All Members have to present Assets Declarations to Commissioner of Elections, subject to scrutiny

Legislation

Legislation must be submitted to consultative committees for their views, Ministers not to be members

Senate must approve all legislation or, if the House is not convinced, may participate in the debate. Voting rights for joint sessions only when a two thirds majority is needed.

Oversight Functions

High Posts Committee rather than the misnamed Constitutional Council, no members of the executive or their representatives, 5 parliamentarians and 5 non-parliamentarians elected by STV

Constitutional Powers to Finance Oversight Committees

Answering questions to be mandatory with penalties for protracted failure

Consultative committees to be concerned with policy and oversight, constituency concerns to be taken up at meetings in the Ministry

Commissions

I noted that the Human Rights Commission does not figure, it should with a clear mandate to address local issues, not spend its time convincing foreigners that we are following their ideas

Provincial Councils

As suggested by the Parliament committee on administration, I have introduced local government authorities into the constitution with specific responsibilities.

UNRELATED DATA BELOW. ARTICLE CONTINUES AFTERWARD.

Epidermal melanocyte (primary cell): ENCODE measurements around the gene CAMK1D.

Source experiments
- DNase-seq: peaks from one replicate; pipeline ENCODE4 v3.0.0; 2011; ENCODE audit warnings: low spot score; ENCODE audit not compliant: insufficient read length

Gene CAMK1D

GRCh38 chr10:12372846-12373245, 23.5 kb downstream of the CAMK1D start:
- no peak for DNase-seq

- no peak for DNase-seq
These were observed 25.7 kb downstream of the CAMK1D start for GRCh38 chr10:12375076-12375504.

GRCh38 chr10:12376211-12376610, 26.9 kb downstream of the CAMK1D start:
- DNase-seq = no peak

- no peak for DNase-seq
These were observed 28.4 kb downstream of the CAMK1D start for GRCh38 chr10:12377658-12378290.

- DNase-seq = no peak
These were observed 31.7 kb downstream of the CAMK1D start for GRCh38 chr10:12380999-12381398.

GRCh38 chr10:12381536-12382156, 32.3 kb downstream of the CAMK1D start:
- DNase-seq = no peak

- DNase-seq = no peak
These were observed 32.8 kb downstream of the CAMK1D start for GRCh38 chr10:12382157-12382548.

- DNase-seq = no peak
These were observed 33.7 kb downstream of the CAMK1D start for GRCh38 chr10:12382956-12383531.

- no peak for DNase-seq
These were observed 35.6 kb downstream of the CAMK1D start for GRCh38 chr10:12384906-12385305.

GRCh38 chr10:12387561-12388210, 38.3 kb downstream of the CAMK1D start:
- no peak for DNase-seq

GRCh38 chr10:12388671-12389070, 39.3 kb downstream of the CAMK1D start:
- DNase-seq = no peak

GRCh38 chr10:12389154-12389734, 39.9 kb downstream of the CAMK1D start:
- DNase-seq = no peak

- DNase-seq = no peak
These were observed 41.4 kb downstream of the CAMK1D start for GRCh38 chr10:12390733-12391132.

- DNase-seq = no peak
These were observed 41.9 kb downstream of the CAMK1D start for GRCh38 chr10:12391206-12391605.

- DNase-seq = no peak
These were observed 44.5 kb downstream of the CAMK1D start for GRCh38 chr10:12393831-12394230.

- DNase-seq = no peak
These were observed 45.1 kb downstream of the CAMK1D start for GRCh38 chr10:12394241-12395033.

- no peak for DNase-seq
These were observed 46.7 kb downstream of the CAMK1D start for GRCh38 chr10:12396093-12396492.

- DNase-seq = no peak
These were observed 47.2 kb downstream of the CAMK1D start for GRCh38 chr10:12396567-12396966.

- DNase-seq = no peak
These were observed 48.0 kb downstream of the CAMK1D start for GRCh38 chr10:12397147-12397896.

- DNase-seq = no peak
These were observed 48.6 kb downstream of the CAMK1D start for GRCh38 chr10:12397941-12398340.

Instead of wasting money on provincial councils, which means cost of election is recovered, I suggest that they be constituted through electoral colleges consisting of all members of local authorities.

I have introduced powers with regard to police and lands into the constitution instead of through unreadable appendices, but specified that the President should be Minister of both Defence and Lands

Judiciary and Public Security

Introduction of Mediation and Arbitration Tribunals in each administrative Division and

Judicial Service Commission to be required to supervise implementation of rules it makes, including re training of Judges that includes training in the need to expedite justice and avoid custodial sentencing and remanding unless essential); and to make rules regarding active exercise of supervisory functions with regard to all persons held in detention by judicial orders or remanded or placed in care to ensure they are maintained in proper conditions and without constraints not appropriate to their situation

Amendments required by the Supreme Court to be examined again to ensure conformity with ruling

Chief Justice with colleagues making rules required to ensure that withholding bail shall be for good reason based on the capacity to endanger society of any individual to be refused bail and to limit the stay or postponement of proceedings in any court, with the purpose of ensuring that justice is not unnecessarily delayed

Higher Courts required to issue warnings in cases where the lower court judges have not satisfactorily fulfilled obligations to monitor places of detention and remand including care facilities

Courtesy:Sunday Times